Who Should Really Own Product Development?
February 1, 2022

Who Should Really Own Product Development?

by Brian de Haaff

It is the future of any meaningful business. What you invest in now will greatly impact where you are able to go next. Product development represents a significant investment for most companies — time, resources, and money. Yet typically no one owns it fully. Kind of wild, right?

There are usually designated groups responsible for various stages of product development — but in my experience, no one owns the end-to-end discipline in most companies.

This is a particularly thorny challenge in large companies where many functions are trying to steer the direction of the business. I have even been in a few organizations where there was a general manager — but even there they were totally dependent on the direction and resource allocation of core development and platform engineering leaders.

Now, you might balk at my assertion that no one fully owns product development in your company. And you might boldly respond: “We have our own method for what we prioritize and how we manage the work.” Established frameworks are certainly helpful. In complex organizations, I would say that consistent workflows are actually essential.

But frameworks typically only cover how development gets done. People talk about being agile, for example. However, the "how" is only one part of what we have defined as a multi-stage product development process. From strategizing to ideating to launching and measuring, our definition of product development encompasses several major functions. That overlap is one of the reasons that it is so hard to get right.

It is not entirely obvious who should own product development and so often no one does. Or, ownership is wrongly assigned.

So who should not own product development? Definitely not marketing, sales, support, or — far worse — consultants. All of the mentioned groups have a role to play. But they have other core responsibilities. And considering how critical lasting innovation is, it should never be placed in another company’s hands. Same goes for outsourcing decisions to customer whims.

When you expand to a less literal definition of product development like the one I described earlier, it is easier to see who truly owns the discipline. Let’s assume we are talking about a mid-sized technology company. I see three owners: CEO, CPO, and CTO. Many companies might have VP titles and a COO in the mix too.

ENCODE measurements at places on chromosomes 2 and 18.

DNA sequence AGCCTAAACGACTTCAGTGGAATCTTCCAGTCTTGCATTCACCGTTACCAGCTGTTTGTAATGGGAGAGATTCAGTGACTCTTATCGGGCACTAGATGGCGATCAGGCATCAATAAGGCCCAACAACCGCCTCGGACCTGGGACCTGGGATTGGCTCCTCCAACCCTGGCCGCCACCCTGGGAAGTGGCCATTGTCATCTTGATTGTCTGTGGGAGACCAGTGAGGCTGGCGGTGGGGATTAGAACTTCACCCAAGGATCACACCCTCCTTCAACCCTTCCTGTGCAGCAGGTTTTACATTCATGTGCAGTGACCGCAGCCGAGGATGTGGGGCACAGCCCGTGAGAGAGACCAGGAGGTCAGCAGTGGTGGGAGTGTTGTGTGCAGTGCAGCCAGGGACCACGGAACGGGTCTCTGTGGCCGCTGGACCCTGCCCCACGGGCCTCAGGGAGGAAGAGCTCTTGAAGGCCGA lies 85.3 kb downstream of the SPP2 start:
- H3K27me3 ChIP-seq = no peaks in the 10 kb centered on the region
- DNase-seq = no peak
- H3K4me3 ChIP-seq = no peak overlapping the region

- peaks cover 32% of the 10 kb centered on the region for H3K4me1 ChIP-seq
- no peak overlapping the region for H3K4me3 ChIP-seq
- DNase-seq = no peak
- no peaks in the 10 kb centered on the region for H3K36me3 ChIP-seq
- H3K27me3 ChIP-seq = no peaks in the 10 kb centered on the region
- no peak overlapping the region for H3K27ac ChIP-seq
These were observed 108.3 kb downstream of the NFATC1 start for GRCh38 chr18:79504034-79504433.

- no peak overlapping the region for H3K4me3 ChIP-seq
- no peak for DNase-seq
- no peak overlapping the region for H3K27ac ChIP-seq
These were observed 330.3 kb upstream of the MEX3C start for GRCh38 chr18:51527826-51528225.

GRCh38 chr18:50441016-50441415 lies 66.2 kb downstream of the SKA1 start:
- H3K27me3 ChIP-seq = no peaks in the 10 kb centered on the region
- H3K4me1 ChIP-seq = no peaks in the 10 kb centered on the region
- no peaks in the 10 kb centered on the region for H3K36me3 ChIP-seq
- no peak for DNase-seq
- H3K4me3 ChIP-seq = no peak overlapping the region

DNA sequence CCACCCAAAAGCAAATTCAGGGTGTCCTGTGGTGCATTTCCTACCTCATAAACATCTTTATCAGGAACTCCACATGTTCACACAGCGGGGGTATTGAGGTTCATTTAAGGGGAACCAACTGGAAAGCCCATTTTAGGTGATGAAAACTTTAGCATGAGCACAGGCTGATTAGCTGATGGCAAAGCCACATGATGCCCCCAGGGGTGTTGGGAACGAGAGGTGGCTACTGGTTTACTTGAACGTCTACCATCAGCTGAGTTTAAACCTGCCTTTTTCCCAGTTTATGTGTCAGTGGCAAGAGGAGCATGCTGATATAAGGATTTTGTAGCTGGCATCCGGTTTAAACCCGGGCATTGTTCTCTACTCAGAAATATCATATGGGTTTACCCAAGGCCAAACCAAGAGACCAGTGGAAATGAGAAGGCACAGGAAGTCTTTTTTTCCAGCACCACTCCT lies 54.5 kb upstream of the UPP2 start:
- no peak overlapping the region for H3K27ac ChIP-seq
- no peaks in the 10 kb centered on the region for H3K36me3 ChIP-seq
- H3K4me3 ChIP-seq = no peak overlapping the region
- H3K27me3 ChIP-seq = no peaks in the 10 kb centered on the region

Product development is a meta level of work that requires CEO hyper-focus, exceptional cross-functional team agreement, and hard work.

Note that I put the CEO first on our list for a reason. The future of any business is ultimately its CEO's responsibility. And as I already pointed out, the product decisions made today and what gets delivered tomorrow is the future of the company. This is why I spend a lot of my time working on the vision for our suite of products and am deeply involved in the initial planning for new offerings.

But my efforts would be meaningless without product management and engineering leadership and exceptional functional groups who are passionate about realizing that vision. Collectively product and engineering are responsible for day-to-day prioritization, delivery, and continual improvement. It is a team effort.

If you are struggling with poor processes or unhappy with the result of what the broader product team delivers, pause and take a look around. Pay attention to who is driving decisions and why. And how involved the CEO is in supporting the process. The success of the business depends on it.

What does product development look like at your company?

Better product development happens with Aha! — try it free for 30 days.

Brian de Haaff

Brian seeks business and wilderness adventure. He is the co-founder and CEO of Aha! — the world’s #1 product development software — and the author of the bestseller Lovability. Brian writes and speaks about product and company growth and the journey of pursuing a meaningful life.

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